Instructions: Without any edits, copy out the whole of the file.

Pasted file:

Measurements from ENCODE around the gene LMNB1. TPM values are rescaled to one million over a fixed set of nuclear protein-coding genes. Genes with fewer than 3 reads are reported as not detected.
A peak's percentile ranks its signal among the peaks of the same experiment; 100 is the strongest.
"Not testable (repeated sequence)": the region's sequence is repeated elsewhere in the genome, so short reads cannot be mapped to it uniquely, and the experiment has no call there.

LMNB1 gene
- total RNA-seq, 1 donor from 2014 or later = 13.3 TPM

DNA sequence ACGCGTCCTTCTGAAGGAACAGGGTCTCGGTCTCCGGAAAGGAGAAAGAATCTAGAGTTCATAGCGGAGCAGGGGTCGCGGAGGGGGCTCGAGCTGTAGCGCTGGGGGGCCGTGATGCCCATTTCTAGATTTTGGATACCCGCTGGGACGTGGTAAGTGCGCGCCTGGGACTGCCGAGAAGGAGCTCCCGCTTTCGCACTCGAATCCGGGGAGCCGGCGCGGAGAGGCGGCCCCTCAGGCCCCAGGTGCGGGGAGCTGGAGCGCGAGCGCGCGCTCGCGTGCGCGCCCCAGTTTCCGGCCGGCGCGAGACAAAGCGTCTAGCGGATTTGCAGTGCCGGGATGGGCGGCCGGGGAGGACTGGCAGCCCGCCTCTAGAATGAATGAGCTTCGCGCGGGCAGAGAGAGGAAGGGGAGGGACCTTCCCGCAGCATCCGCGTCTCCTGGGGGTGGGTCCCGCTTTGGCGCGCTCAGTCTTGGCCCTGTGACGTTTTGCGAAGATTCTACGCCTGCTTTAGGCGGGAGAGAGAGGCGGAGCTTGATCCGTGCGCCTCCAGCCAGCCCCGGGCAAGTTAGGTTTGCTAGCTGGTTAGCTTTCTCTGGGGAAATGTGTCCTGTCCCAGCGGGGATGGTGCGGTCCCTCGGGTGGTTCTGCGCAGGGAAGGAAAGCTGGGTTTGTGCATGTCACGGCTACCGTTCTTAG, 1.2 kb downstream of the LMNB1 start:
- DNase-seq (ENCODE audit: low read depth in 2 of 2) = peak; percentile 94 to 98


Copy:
Measurements from ENCODE around the gene LMNB1. TPM values are rescaled to one million over a fixed set of nuclear protein-coding genes. Genes with fewer than 3 reads are reported as not detected.
A peak's percentile ranks its signal among the peaks of the same experiment; 100 is the strongest.
"Not testable (repeated sequence)": the region's sequence is repeated elsewhere in the genome, so short reads cannot be mapped to it uniquely, and the experiment has no call there.

LMNB1 gene
- total RNA-seq, 1 donor from 2014 or later = 13.3 TPM

DNA sequence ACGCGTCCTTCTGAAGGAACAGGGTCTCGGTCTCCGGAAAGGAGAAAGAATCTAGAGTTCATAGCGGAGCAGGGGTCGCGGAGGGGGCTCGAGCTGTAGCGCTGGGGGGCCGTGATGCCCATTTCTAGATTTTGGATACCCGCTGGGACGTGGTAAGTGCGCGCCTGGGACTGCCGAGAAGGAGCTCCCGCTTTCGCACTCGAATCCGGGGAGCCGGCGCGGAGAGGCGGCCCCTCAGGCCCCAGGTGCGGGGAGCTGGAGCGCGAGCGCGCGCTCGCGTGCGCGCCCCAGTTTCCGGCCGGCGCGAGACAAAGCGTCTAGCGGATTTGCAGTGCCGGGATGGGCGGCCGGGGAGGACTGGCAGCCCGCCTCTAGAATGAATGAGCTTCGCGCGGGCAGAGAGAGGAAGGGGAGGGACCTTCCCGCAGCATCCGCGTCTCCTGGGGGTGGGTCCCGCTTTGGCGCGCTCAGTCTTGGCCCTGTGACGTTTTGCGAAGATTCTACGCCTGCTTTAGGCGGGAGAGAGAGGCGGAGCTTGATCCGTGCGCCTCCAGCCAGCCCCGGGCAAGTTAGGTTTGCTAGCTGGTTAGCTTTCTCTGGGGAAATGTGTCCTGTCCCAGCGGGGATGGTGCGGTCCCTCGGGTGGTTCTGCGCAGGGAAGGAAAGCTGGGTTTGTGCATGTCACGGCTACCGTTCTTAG, 1.2 kb downstream of the LMNB1 start:
- DNase-seq (ENCODE audit: low read depth in 2 of 2) = peak; percentile 94 to 98